of cannabis under the Misuse of Drugs Act 1971), it is also noted that the classification of cannabis under the Misuse of Drugs Act 1971 is an entirely different matter to the categorisation of cannabis under the Misuse of Drugs Regulations 2001. This seems to indicate the long-standing debate surrounding cannabis and cannabis-based products on the whole.

THC is Illegal in the UK

Many cannabis-based products contain trace quantities of THC because it is hard to remove completely from cannabis-based products. Therefore the law states that CBD products must contain less than 1mg of THC or CBN per finished/packaged product – a trace amount that is unlikely to produce any noticeable response.

Due to its THC content, cannabis flower remains a Class B drug under the Misuse of Drugs Act 1971, following an update in 2008 under the Gordon Brown government. It is, therefore, illegal to sell, distribute, possess or grow cannabis in the UK.

It is also the case that it is illegal to smoke cannabis anywhere in the UK; this includes within one’s own home. Though data seems to suggest that this law is regularly undermined, with many admitting cannabis use and even more being prosecuted for possession.

CBD Products Are Also Subject To Domestic Food And Cosmetics Laws

As well as having a special status under UK drug laws, CBD products must also abide by the country’s food and cosmetics standards laws to protect consumers. For instance, businesses selling cannabidiol must adhere to the Food Safety Act 1990. Brands, for instance, can’t do anything to food that might make it unhealthy to the people consuming it. They also need to provide products that meet the quality that consumers expect; this means the products must not contain any junk and be true to the labels. Furthermore, they must follow the tenets of general food law. These include proper labelling and traceability, plus product withdrawals and recalls if safety is at risk.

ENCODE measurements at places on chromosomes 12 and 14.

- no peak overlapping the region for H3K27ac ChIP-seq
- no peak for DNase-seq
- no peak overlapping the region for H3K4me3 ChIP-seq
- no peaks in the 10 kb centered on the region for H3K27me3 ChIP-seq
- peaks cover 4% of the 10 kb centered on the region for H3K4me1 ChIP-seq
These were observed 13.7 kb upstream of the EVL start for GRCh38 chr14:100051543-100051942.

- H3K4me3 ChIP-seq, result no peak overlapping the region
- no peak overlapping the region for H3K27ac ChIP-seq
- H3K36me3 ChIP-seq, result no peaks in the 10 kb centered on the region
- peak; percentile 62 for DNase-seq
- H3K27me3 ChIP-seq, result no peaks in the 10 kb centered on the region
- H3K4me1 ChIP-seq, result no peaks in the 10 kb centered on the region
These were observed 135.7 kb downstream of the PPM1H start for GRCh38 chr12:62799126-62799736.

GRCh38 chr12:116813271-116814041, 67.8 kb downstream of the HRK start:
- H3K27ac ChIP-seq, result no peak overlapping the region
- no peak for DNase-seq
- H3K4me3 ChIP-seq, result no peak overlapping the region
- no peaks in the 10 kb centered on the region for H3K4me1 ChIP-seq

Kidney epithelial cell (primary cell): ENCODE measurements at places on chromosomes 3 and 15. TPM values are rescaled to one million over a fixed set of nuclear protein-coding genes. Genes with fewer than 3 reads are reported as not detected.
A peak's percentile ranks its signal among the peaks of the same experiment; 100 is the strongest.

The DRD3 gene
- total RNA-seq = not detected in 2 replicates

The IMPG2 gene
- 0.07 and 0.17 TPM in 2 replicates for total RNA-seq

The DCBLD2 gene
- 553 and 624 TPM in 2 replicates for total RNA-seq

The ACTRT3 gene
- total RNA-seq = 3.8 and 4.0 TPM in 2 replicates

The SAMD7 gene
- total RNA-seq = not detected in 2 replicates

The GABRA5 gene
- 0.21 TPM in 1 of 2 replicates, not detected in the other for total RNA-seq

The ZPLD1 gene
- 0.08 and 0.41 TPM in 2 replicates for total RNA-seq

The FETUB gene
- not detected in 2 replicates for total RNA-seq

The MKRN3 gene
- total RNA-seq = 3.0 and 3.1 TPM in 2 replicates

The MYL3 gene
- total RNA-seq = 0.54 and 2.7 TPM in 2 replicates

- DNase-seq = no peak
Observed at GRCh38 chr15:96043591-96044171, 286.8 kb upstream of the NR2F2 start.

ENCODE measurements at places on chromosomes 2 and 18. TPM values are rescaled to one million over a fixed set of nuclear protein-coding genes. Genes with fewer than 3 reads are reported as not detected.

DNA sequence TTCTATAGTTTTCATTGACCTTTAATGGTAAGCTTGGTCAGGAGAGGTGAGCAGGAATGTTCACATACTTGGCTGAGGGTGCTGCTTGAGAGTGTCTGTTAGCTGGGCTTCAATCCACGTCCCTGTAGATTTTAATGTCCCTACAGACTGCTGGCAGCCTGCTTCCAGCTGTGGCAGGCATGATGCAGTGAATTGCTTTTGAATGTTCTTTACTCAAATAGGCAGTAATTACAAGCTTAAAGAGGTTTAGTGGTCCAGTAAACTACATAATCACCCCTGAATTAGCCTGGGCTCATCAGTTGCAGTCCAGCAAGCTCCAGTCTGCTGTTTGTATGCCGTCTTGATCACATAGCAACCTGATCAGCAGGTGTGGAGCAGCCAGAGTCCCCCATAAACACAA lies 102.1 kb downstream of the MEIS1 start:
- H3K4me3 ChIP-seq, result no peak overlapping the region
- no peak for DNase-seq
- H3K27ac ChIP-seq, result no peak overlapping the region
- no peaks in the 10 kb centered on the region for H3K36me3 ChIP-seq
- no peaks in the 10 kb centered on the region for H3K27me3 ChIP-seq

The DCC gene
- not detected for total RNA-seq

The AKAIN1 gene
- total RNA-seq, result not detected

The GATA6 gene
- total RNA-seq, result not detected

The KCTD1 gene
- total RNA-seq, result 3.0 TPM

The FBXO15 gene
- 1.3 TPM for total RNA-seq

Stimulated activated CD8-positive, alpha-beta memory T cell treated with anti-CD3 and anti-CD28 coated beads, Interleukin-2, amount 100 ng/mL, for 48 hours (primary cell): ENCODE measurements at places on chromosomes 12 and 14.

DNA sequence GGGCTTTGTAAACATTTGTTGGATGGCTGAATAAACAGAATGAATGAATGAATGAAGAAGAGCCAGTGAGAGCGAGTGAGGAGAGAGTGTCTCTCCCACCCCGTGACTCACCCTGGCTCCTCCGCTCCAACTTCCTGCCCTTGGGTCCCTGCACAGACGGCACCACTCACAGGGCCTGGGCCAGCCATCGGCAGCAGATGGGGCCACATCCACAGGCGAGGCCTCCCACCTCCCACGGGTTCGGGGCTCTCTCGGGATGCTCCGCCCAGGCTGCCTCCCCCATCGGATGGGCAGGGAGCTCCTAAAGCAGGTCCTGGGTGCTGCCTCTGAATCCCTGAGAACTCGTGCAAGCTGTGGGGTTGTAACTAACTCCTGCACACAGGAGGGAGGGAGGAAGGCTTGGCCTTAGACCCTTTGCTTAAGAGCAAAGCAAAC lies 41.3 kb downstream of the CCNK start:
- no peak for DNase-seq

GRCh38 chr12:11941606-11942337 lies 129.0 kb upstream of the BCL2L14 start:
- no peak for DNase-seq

CBN is a Controlled Substance in the UK

While other countries allow citizens to sell, distribute and consume CBN (cannabinol) – the UK does not. It is still considered a controlled substance under the Misuse of Drugs Act, just like THC and THC-V.

This is relevant for CBD brands, as they have to ensure that CBN is only present in trace amounts in order to legally sell their products, just as they have to restrict THC content.

Doctors can Prescribe Cannabis-Based Products for Medicinal Use in Humans

Since 1 November 2018, it has been legal for UK doctors to prescribe certain cannabis-based products to their patients. The government defines these as any products “containing cannabis or cannabinoid derivatives for medicine use in humans.” Specialists do not need to apply for a Home Office license first to lawfully write a prescription. However, regular companies must go through the usual channels.

Although medical marijuana has been legal in the UK for over 2 years, public awareness of this remains fairly low and actual prescriptions lower still. This is despite its success in helping to treat the symptoms of treatment-resistant epilepsy in two very high-profile cases that made it into the media spotlight.

Therefore, one can conclude that even though the legality of cannabis is shifting, there is still much research required, as well as a significant shift in stigma and attitudes, before we can see any real progression in terms of the benefits of regulated cannabis use.